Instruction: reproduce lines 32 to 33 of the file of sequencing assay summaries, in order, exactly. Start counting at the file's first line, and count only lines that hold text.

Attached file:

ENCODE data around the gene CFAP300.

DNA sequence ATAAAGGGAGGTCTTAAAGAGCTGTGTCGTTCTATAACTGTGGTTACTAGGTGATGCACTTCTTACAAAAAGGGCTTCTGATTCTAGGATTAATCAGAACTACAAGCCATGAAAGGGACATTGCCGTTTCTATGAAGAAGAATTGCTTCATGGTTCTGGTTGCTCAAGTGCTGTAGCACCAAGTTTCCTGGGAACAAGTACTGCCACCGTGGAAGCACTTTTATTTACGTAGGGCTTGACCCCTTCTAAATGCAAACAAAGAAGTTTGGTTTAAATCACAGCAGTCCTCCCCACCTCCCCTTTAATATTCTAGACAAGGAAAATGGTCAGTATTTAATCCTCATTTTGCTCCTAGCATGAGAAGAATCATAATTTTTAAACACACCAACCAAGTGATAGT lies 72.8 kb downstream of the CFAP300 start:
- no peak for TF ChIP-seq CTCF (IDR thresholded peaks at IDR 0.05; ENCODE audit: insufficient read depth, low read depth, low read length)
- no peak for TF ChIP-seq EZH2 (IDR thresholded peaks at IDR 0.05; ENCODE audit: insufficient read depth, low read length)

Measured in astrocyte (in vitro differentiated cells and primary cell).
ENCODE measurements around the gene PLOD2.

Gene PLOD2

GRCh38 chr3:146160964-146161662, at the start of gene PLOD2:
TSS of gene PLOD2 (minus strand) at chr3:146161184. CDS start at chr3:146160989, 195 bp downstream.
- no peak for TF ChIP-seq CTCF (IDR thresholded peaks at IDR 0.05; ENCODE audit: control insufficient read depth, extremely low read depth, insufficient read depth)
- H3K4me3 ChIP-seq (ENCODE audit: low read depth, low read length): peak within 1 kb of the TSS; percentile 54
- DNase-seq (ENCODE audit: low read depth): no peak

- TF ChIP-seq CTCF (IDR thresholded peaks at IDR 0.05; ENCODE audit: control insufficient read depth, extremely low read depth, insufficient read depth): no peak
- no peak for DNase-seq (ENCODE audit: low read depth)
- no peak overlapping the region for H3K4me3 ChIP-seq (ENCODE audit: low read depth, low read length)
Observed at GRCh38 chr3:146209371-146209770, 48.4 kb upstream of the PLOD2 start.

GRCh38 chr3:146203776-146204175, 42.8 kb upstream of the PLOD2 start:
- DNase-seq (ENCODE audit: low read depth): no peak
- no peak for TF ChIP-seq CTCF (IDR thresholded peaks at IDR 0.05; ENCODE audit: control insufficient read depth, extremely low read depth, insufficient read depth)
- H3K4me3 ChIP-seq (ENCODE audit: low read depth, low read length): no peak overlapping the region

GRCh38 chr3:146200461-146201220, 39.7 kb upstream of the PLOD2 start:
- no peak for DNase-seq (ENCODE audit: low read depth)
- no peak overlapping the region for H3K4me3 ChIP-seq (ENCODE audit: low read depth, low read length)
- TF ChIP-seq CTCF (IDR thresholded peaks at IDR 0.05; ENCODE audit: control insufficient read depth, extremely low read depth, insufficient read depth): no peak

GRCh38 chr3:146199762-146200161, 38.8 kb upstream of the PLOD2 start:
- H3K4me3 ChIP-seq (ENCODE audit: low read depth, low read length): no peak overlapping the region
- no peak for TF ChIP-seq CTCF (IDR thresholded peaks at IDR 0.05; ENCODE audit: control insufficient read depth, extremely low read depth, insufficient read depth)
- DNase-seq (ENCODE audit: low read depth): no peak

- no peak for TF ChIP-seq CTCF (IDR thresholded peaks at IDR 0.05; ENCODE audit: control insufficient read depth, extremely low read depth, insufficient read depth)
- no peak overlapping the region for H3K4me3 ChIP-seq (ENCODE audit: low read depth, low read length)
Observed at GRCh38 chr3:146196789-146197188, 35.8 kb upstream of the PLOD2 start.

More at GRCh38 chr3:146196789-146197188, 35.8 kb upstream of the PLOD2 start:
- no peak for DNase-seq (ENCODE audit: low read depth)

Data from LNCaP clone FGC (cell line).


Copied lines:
More at GRCh38 chr3:146196789-146197188, 35.8 kb upstream of the PLOD2 start:
- no peak for DNase-seq (ENCODE audit: low read depth)